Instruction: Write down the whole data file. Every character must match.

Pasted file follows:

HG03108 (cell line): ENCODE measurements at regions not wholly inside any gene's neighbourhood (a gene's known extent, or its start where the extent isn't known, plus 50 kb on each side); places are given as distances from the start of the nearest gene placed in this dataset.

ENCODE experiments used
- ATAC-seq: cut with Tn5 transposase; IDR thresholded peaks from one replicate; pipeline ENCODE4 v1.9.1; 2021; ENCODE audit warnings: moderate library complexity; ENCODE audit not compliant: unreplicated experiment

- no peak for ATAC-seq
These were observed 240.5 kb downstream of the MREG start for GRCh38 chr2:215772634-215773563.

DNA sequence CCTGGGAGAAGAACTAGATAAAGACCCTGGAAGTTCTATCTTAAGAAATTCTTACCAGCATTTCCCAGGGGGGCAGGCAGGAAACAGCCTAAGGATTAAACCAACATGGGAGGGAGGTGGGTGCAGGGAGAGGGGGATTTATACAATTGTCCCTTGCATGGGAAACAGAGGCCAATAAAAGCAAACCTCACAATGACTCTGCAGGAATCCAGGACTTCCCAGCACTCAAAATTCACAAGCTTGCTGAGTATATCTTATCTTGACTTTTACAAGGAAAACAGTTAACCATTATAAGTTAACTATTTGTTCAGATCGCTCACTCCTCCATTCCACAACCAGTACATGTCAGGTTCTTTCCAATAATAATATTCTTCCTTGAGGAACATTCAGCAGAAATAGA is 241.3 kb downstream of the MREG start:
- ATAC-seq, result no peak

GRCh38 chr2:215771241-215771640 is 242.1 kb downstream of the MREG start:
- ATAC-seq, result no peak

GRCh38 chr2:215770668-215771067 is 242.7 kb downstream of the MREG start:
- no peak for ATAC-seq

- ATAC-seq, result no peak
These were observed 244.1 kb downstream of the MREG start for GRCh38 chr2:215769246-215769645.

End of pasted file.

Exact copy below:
HG03108 (cell line): ENCODE measurements at regions not wholly inside any gene's neighbourhood (a gene's known extent, or its start where the extent isn't known, plus 50 kb on each side); places are given as distances from the start of the nearest gene placed in this dataset.

ENCODE experiments used
- ATAC-seq: cut with Tn5 transposase; IDR thresholded peaks from one replicate; pipeline ENCODE4 v1.9.1; 2021; ENCODE audit warnings: moderate library complexity; ENCODE audit not compliant: unreplicated experiment

- no peak for ATAC-seq
These were observed 240.5 kb downstream of the MREG start for GRCh38 chr2:215772634-215773563.

DNA sequence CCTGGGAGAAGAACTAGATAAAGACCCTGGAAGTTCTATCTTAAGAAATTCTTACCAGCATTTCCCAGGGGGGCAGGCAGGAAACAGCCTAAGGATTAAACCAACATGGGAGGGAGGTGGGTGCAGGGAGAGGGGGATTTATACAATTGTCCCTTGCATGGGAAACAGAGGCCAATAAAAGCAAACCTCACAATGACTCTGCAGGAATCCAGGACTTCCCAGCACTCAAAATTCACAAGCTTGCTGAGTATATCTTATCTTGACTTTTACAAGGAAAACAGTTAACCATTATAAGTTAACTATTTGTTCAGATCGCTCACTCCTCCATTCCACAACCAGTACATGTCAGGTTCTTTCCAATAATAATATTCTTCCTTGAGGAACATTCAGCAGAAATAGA is 241.3 kb downstream of the MREG start:
- ATAC-seq, result no peak

GRCh38 chr2:215771241-215771640 is 242.1 kb downstream of the MREG start:
- ATAC-seq, result no peak

GRCh38 chr2:215770668-215771067 is 242.7 kb downstream of the MREG start:
- no peak for ATAC-seq

- ATAC-seq, result no peak
These were observed 244.1 kb downstream of the MREG start for GRCh38 chr2:215769246-215769645.